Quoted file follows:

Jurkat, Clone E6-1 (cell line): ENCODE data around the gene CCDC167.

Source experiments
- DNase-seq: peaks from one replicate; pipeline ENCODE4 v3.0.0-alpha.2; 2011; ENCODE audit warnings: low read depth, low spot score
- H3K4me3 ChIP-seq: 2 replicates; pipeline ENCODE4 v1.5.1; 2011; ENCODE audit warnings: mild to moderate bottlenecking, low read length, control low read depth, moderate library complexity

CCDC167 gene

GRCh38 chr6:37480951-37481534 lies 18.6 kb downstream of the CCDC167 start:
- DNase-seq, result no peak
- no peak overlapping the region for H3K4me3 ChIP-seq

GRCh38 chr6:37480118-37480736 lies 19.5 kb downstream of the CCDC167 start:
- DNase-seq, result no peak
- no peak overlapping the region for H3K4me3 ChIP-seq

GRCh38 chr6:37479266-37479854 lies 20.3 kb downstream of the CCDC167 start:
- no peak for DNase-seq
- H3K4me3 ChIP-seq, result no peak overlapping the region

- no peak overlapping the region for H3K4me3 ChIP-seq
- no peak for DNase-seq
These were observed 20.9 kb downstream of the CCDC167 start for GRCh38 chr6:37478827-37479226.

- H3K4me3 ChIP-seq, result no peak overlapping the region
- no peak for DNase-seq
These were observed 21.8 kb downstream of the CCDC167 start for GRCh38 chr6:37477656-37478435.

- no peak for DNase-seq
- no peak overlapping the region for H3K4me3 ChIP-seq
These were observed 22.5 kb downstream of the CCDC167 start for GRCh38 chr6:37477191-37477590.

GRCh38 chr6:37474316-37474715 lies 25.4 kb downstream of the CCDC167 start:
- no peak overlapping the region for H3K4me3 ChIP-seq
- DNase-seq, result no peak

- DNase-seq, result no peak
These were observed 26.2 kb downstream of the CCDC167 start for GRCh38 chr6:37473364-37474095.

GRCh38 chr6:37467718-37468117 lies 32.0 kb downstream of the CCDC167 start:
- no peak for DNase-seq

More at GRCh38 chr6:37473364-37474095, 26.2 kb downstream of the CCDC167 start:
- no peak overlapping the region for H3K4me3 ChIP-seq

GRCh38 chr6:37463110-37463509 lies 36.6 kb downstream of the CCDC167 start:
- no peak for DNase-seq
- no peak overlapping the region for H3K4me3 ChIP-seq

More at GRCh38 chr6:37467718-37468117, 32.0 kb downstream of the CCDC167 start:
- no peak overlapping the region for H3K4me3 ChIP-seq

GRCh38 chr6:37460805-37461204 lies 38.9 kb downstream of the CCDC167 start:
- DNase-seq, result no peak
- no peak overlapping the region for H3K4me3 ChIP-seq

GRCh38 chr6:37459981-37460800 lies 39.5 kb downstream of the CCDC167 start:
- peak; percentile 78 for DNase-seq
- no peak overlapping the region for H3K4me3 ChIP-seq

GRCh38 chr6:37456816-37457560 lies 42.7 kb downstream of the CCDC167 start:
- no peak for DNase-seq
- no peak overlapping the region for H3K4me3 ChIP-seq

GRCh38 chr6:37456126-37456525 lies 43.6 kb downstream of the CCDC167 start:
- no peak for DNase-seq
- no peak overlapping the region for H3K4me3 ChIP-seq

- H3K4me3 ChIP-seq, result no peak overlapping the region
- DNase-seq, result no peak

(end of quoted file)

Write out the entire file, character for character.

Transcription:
Jurkat, Clone E6-1 (cell line): ENCODE data around the gene CCDC167.

Source experiments
- DNase-seq: peaks from one replicate; pipeline ENCODE4 v3.0.0-alpha.2; 2011; ENCODE audit warnings: low read depth, low spot score
- H3K4me3 ChIP-seq: 2 replicates; pipeline ENCODE4 v1.5.1; 2011; ENCODE audit warnings: mild to moderate bottlenecking, low read length, control low read depth, moderate library complexity

CCDC167 gene

GRCh38 chr6:37480951-37481534 lies 18.6 kb downstream of the CCDC167 start:
- DNase-seq, result no peak
- no peak overlapping the region for H3K4me3 ChIP-seq

GRCh38 chr6:37480118-37480736 lies 19.5 kb downstream of the CCDC167 start:
- DNase-seq, result no peak
- no peak overlapping the region for H3K4me3 ChIP-seq

GRCh38 chr6:37479266-37479854 lies 20.3 kb downstream of the CCDC167 start:
- no peak for DNase-seq
- H3K4me3 ChIP-seq, result no peak overlapping the region

- no peak overlapping the region for H3K4me3 ChIP-seq
- no peak for DNase-seq
These were observed 20.9 kb downstream of the CCDC167 start for GRCh38 chr6:37478827-37479226.

- H3K4me3 ChIP-seq, result no peak overlapping the region
- no peak for DNase-seq
These were observed 21.8 kb downstream of the CCDC167 start for GRCh38 chr6:37477656-37478435.

- no peak for DNase-seq
- no peak overlapping the region for H3K4me3 ChIP-seq
These were observed 22.5 kb downstream of the CCDC167 start for GRCh38 chr6:37477191-37477590.

GRCh38 chr6:37474316-37474715 lies 25.4 kb downstream of the CCDC167 start:
- no peak overlapping the region for H3K4me3 ChIP-seq
- DNase-seq, result no peak

- DNase-seq, result no peak
These were observed 26.2 kb downstream of the CCDC167 start for GRCh38 chr6:37473364-37474095.

GRCh38 chr6:37467718-37468117 lies 32.0 kb downstream of the CCDC167 start:
- no peak for DNase-seq

More at GRCh38 chr6:37473364-37474095, 26.2 kb downstream of the CCDC167 start:
- no peak overlapping the region for H3K4me3 ChIP-seq

GRCh38 chr6:37463110-37463509 lies 36.6 kb downstream of the CCDC167 start:
- no peak for DNase-seq
- no peak overlapping the region for H3K4me3 ChIP-seq

More at GRCh38 chr6:37467718-37468117, 32.0 kb downstream of the CCDC167 start:
- no peak overlapping the region for H3K4me3 ChIP-seq

GRCh38 chr6:37460805-37461204 lies 38.9 kb downstream of the CCDC167 start:
- DNase-seq, result no peak
- no peak overlapping the region for H3K4me3 ChIP-seq

GRCh38 chr6:37459981-37460800 lies 39.5 kb downstream of the CCDC167 start:
- peak; percentile 78 for DNase-seq
- no peak overlapping the region for H3K4me3 ChIP-seq

GRCh38 chr6:37456816-37457560 lies 42.7 kb downstream of the CCDC167 start:
- no peak for DNase-seq
- no peak overlapping the region for H3K4me3 ChIP-seq

GRCh38 chr6:37456126-37456525 lies 43.6 kb downstream of the CCDC167 start:
- no peak for DNase-seq
- no peak overlapping the region for H3K4me3 ChIP-seq

- H3K4me3 ChIP-seq, result no peak overlapping the region
- DNase-seq, result no peak